TVD Live Shots: Poguetry: The Songs
of the Pogues at the Black Cat, 3/7

For a few years there, the Pogues coming through DC around St. Patrick’s Day was as common as The Dubliner being at max capacity on the day when everyone wears green. DC got to celebrate a little early this year when Pogues tin whistle player Spider Stacy and bassist Cáit O’Riordan, backed by the Grammy-winning Cajun band, Lost Bayou Ramblers, brought “Poguetry: Songs of the Pogues” to the Black Cat last Saturday. “I fucking love being in DC,” said Stacy at one point.

The pairing of Irish folk-punk music and Cajun may sound like an odd couple initially, but the two are incredibly similar with use of fiddles, squeeze boxes, marching pattern time signatures, and so on. The Pogues song “White City” showcased this dichotomy really well, with the Cajun style as the backbeat, and the Irish trad serving the tempo and flavor. It was also interesting to hear Pogues lyrics in Cajun French as in “Dirty Old Town,” which was sung by the Ramblers singer/fiddle player Louis Michot.

Stacy, a Louisiana resident since 2010, almost seems to be leading a charge in merging both genres, much like the Pogues did with Irish folk and punk.He and the band tossed around lots of Cajun French phrases between songs, and he played tin whistle, both Saturday and on the recording of the Ramblers’ “Si J’aurais Des Ailes.” Rumor also has it that they may be doing a record together soon.

Roots embracing wasn’t just on a musical level, but a fun fashion one as well. Stacy, O’Riordan, and Michot were all wearing different colored jumpsuits, and when I inquired if there was a significance about them, Michot explained that there is a whole history with older Louisiana men and jumpsuits. “We like, them,” he said. “Lots of older men in Louisiana like my grandfather, they had them for different occasions.” For those of you seeing the next batch of shows, you may see the whole band wearing them soon.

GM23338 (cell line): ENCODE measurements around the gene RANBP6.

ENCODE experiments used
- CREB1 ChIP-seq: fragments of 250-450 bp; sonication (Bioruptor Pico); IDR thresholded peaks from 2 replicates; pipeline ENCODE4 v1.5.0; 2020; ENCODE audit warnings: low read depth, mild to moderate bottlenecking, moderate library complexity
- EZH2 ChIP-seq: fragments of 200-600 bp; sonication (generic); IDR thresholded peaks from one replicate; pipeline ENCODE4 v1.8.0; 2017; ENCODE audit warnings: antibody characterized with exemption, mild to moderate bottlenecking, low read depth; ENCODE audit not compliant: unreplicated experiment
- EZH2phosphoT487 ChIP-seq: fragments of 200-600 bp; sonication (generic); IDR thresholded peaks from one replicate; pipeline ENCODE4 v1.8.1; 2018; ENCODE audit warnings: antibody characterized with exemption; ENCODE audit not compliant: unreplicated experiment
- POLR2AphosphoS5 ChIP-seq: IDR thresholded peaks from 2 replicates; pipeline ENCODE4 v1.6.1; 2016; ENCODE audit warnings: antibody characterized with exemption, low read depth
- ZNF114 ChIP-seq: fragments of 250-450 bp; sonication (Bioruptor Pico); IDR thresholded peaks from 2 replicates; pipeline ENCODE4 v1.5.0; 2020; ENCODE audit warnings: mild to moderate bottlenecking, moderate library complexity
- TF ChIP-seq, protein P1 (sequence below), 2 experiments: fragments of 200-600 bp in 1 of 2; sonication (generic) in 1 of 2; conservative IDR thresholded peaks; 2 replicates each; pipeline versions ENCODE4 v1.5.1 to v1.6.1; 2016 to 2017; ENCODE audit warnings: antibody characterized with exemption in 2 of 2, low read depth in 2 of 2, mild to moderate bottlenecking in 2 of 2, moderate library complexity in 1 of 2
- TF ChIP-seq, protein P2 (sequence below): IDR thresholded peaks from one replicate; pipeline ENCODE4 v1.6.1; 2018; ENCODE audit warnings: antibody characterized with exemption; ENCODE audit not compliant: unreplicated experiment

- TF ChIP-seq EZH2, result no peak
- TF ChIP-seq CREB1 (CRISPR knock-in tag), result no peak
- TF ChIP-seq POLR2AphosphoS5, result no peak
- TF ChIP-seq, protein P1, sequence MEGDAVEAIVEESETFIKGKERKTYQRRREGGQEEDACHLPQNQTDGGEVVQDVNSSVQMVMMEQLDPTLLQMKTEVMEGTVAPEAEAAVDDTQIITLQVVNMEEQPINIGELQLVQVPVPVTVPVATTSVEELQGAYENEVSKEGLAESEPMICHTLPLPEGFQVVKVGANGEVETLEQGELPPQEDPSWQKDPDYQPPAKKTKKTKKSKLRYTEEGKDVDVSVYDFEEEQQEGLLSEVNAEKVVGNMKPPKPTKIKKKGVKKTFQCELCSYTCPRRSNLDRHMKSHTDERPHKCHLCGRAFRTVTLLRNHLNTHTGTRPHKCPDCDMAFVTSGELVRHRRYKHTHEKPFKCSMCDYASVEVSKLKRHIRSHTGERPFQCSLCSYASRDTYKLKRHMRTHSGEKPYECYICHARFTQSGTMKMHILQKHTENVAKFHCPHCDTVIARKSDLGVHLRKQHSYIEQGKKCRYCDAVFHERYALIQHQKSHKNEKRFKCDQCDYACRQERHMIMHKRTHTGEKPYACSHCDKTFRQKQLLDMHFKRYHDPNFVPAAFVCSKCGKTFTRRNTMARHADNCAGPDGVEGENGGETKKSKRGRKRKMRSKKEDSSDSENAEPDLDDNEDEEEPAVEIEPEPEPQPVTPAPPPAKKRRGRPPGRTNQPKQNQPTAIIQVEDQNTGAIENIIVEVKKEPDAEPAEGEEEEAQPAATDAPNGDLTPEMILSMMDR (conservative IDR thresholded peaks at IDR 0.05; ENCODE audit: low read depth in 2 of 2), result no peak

The crowd was loving all of it, but big cheers went up when Stacy introduced Cáit “Rocky” O’Riordan. O’Riordan took lead singing duties on the song she’s probably most known for, “A Man You Don’t Meet Everyday.” The crowd also got to hear her sing the Pogues classic, “A Pair of Brown Eyes” and “Haunted,” the 1986 duet that she did with original Pogues lead singer, Shane McGowan for the Sid and Nancy movie soundtrack. If memory serves, the Pogues did not play these in their St. Pats Day shows a few years back, so getting to hear them live was a treat. O’Riordan’s vocal delivery is much like an Irish Karen O, emotive and ethereal and strong, which was a perfect match for the slow and mournful sound of each song.

Paying homage to another part of the Pogues past on Saturday was covering “London Calling” by The Clash. “This was written by another of the Pogues lead singers,” said Stacy before going into the cover, while jokingly asking the age-old question, “What is the plural of ‘Pogues’ anyway?” Clash lead singer Joe Strummer produced the Pogues final studio record, and played guitar and sang lead on tour with them in the late ’80s when McGowan was kicked out the band.

Saturday wasn’t the usual bacchanalian mayhem that Pogues shows were always known for, both onstage and off, in the MacGowan years, and that was just fine. In the end, the Pogues catalog is about history, not just of Ireland, or folk punk, but also that of the band itself, so it’s wonderful that these songs got to have life breathed into them once again live. “Poguetry: Songs of the Pogues” was a lovely way to honor a wonderful legacy, and with the Cajun flavor added by the Lost Bayou Ramblers, the combination is a live show that’s like musical Zoloft—and quite possibly a new musical hybrid to enjoy.

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